After giving effect to the closing of the sale of 80,068 shares resulting from the partial exercise of the over-allotment option, Abiomed said it has about 32,336,501 shares of common stock issued and outstanding.

$47.5 million raised by ev3

ev3 (Plymouth, Minnesota), focused on endovascular treatments of vascular diseases, priced its previously disclosed secondary offering at $19 per shares. The company initially filed for the secondary offering of up to $175 million in early April, the company then saying it would offer $50 million in stock and two stockholders -- Warburg Picus and the vertical Group -- offering $125 million instock.

A total of 6.25 million common shares were sold by Warburg Pincus and The Vertical Group with an additional 2.5 million shares offered by the company. Warburg Pincus has granted the underwriters an option to purchase up to an additional 1,312,500 shares of common stock to cover any over-allotments. ev3 raised up to $47.5 million before expenses through the offering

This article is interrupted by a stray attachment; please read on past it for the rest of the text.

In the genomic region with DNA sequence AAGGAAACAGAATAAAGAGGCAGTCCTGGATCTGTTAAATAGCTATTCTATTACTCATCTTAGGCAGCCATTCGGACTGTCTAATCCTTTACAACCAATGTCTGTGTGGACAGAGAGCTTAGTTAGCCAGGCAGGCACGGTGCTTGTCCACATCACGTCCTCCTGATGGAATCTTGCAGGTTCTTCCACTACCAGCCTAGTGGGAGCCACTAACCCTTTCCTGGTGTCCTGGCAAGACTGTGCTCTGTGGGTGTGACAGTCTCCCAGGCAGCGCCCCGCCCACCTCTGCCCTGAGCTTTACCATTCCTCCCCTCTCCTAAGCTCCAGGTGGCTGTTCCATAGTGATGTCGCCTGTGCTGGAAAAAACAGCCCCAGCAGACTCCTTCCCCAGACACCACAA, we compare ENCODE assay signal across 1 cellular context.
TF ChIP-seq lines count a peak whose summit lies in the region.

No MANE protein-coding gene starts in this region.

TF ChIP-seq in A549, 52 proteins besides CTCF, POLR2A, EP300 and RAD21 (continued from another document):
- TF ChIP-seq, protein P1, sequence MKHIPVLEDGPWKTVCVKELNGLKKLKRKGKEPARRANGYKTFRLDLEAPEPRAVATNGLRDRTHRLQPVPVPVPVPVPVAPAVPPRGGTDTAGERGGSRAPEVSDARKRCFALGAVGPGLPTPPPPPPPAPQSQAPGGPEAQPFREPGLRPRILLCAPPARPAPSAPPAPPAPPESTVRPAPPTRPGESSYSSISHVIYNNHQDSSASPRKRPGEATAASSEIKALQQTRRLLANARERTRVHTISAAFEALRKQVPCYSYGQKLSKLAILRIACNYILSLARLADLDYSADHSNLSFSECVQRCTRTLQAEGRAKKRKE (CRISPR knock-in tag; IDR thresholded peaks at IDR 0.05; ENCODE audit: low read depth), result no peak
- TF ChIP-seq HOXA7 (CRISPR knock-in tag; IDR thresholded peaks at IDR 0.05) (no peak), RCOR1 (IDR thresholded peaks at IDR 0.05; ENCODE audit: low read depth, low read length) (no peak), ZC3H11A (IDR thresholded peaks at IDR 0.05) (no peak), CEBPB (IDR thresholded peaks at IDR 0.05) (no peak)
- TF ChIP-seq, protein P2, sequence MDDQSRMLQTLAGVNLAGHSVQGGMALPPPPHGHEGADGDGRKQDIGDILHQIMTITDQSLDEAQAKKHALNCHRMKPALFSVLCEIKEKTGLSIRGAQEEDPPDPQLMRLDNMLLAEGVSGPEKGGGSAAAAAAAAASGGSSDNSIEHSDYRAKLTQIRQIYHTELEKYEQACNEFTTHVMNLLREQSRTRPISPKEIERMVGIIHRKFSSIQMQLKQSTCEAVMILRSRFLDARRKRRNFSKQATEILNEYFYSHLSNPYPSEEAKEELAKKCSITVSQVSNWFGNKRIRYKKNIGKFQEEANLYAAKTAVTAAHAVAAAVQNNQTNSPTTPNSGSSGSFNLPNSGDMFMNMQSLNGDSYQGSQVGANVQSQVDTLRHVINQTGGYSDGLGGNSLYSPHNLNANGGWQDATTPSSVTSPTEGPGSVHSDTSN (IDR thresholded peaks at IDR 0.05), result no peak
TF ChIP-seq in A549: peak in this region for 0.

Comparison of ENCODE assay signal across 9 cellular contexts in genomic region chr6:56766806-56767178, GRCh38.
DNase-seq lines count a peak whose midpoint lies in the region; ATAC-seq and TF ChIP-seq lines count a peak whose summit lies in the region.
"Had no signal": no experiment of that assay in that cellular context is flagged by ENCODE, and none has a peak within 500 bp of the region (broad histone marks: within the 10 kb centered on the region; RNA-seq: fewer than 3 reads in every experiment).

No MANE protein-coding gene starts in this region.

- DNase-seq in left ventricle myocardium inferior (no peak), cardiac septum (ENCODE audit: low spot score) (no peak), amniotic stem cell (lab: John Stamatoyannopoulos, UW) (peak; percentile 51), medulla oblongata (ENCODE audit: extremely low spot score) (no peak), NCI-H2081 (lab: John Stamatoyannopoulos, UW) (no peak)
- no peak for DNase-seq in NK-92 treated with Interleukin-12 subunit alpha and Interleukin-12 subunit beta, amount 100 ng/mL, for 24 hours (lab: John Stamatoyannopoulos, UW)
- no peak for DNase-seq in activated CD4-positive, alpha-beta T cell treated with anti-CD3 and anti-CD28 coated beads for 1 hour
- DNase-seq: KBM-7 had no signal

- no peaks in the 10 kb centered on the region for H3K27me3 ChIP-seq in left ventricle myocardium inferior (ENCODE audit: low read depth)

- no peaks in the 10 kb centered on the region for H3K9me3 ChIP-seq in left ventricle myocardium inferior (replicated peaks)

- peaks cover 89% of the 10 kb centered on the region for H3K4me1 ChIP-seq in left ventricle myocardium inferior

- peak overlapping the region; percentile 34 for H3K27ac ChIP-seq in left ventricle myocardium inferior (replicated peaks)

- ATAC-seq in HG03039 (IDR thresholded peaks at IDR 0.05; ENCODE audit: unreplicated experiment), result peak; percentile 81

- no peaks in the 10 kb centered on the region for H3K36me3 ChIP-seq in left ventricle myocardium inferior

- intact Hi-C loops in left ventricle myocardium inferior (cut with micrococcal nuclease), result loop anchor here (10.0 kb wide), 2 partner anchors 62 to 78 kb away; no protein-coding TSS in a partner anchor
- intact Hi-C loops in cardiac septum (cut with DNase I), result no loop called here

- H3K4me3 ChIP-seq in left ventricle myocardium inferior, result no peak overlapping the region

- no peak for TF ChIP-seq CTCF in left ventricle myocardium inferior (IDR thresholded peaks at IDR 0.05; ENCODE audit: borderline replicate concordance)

The company said it will use net proceeds from the stock it sold for working capital and general corporate purposes. It will not receive any of the net proceeds from the sale of common stock by the selling shareholders.

CircuLite garners $25 million

CircuLite (Hackensack, New Jersey), focused on the development of circulatory assist technology for the management of chronic heart failure, closed on an additional $5 million placement, completing a $25 million Series B private placement.

Crédit Agricole Private Equity joined Forbion Capital Partners (formerly ABN AMRO Life Sciences), Foundation Medical Partners, the lead investor, Oxford Biosciences Partners and SB Life Science Ventures in the $25 million Series B funding.

The company said the funds from this latest round will support its first-in-man trial in 2007, the initiation of the U.S. investigational device exemption Phase I Feasibility trial enrollment in 2008 and the initiation of CircuLite's endovascular system preclinical evaluation.